EPA, NASA Sign Wallops Agreement


By Carol Vaughn —

The U.S. Environmental Protection Agency announced the agency and NASA entered a consent order agreement to clean up areas of Wallops Flight Facility formerly used by the Department of Defense.
“This agreement shows that cleaning contaminated, formerly used defense sites is a top priority for both EPA and NASA,” said EPA Regional Administrator Cosmo Servidion in a Jan. 15 press release.
“The attention and focus that EPA has placed on the Superfund program is making a real difference in the lives of people living in communities near Superfund sites across the country,” he said.
NASA, with EPA oversight, will take certain actions to address contamination at the sites, according to the order.
Wallops Flight Facility is the first federal facility to be addressed under the Superfund alternative approach, in which the facility will not be listed on the National Priorities List, potentially saving time and resources, according to the release.
The same standards and processes are used under the alternative approach as for sites on the list, according to the EPA.
“If a party enters into a Superfund alternative approach agreement with EPA, there is no need for EPA to list the site on the NPL,” according to the release.
Virginia has 30 sites on the EPA’s National Priorities List, including military sites, landfills, and others. The list can be viewed at www.epa.gov/superfund/national-priorities-list-npl-sites-state#VA
Actions to be taken at Wallops include doing a feasibility study to determine the nature and extent of contamination and explore remedy options; proposing remedial action plans to give the public a chance to comment on options; deciding on one or more remedies; designing and implementing the remedies; and taking any removal or emergency actions needed to address “any imminent and substantial threat to human health or the environment should such a threat be identified during any part of the process,” according to the release.
A public comment period for the consent order closed Dec. 28.
NASA has owned Wallops Flight Facility since 1961.
Before then, the Navy owned much of the property and conducted defense-related operations— including pilot training, aviation and ordnance testing — there from 1942 until the station was closed in 1959.
The Formerly Used Defense Site (FUDS) program addresses environmental contamination resulting from those activities.
“Since 1998, NASA has worked closely with the Department of Defense and the Environmental Protection Agency on environmental investigations and remediation work at multiple Wallops sites associated with U.S. Navy activities conducted prior to NASA taking ownership of the facility. In February 2015, NASA and the Department of the Army signed a Memorandum of Agreement in which the U.S. Army Corps of Engineers (USACE) agreed to fund the Wallops Formerly Used Defense Site (FUDS) Program, with NASA taking responsibility for implementing the program and conducting remedial environmental actions at its sites,” said Jeremy Eggers, associate chief of the WFF office of communications.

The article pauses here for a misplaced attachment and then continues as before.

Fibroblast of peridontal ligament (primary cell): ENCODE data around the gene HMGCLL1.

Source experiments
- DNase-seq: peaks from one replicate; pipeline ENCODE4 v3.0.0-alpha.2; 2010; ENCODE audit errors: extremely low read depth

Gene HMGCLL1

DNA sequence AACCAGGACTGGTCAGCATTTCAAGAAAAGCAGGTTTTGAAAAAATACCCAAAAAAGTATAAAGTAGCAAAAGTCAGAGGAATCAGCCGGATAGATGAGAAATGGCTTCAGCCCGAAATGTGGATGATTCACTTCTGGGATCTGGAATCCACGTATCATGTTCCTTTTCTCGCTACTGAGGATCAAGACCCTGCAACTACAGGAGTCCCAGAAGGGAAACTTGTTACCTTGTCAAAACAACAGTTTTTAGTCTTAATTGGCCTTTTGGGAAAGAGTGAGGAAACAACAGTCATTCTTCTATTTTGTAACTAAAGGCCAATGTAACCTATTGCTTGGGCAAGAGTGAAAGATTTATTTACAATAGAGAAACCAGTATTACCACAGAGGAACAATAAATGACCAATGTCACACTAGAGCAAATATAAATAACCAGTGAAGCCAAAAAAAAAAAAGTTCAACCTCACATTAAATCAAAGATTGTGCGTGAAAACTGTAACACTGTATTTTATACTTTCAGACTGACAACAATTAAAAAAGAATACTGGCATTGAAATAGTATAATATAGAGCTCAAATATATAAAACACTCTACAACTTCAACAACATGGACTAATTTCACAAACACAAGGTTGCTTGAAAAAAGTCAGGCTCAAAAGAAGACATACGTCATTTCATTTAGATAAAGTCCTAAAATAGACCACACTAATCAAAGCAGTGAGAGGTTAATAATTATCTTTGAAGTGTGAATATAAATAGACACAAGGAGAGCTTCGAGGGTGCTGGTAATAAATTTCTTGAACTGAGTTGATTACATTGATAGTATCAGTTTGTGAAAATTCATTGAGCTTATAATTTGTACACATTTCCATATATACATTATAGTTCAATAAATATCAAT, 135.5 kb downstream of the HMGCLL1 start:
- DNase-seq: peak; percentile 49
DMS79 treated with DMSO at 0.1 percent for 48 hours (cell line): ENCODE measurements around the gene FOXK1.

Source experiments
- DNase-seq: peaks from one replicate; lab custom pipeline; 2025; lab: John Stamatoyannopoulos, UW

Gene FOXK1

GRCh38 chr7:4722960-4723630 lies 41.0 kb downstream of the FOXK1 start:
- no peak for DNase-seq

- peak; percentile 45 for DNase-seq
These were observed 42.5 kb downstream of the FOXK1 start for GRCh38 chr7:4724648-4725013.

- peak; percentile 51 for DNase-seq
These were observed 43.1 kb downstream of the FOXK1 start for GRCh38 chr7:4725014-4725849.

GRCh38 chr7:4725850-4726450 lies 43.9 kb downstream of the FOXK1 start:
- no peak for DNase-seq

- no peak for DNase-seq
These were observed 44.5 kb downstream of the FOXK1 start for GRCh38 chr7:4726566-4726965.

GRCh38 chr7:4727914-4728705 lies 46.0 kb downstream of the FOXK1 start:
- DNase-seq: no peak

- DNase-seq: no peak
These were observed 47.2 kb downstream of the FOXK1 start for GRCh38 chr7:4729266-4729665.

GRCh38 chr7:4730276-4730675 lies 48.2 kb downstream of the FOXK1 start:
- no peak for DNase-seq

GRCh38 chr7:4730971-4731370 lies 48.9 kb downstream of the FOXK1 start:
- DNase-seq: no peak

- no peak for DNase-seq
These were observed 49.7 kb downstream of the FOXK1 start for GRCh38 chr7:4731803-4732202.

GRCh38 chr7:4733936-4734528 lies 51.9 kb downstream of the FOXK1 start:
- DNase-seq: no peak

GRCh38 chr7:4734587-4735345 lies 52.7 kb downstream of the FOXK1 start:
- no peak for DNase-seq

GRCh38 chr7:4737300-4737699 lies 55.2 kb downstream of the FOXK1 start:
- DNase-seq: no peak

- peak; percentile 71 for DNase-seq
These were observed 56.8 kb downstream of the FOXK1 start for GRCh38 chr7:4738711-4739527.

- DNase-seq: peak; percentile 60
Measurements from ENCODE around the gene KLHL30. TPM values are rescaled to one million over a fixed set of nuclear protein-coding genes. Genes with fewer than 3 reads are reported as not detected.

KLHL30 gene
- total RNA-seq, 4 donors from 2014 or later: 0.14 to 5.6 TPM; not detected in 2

The consent order “affirms the effectiveness of Wallops’ decades-long work to conduct environmental remediation at its FUDS sites and formalizes a process of continued collaboration with the EPA,” Eggers said.
The U.S. Army Corps of Engineers began investigating and conducting remediation at the facility in 2000 under the FUDS program, continuing the process through 2016, according to the release.
The investigation identified areas of concern — including sites contaminated with hazardous chemicals, “including the volatile organic compounds perchloroethene, trichloroethene, 1,2-dichloroethene, benzene, and toluene; semi-volatile organic compounds naphthalene, benzo(a)pyrene, and dioxins; polychlorinated biphenyls; metals; total petroleum hydrocarbons; munitions and explosives and munition constituents (chemicals used in formulations as propellants, pyrotechnics and explosives in weapon systems, munitions and blasting agents),” the release said.
NASA and the EPA previously, in 2004, entered into a consent agreement about other areas of concern on the property resulting from NASA activities.
A site management plan for fiscal years 2020 and 2021 details actions to be accomplished by NASA at the Wallops facility under the FUDS program. Information about the restoration program and a link to the plan is at https://code200-external.gsfc.nasa.gov/250-WFF/program-areas-restoration-program

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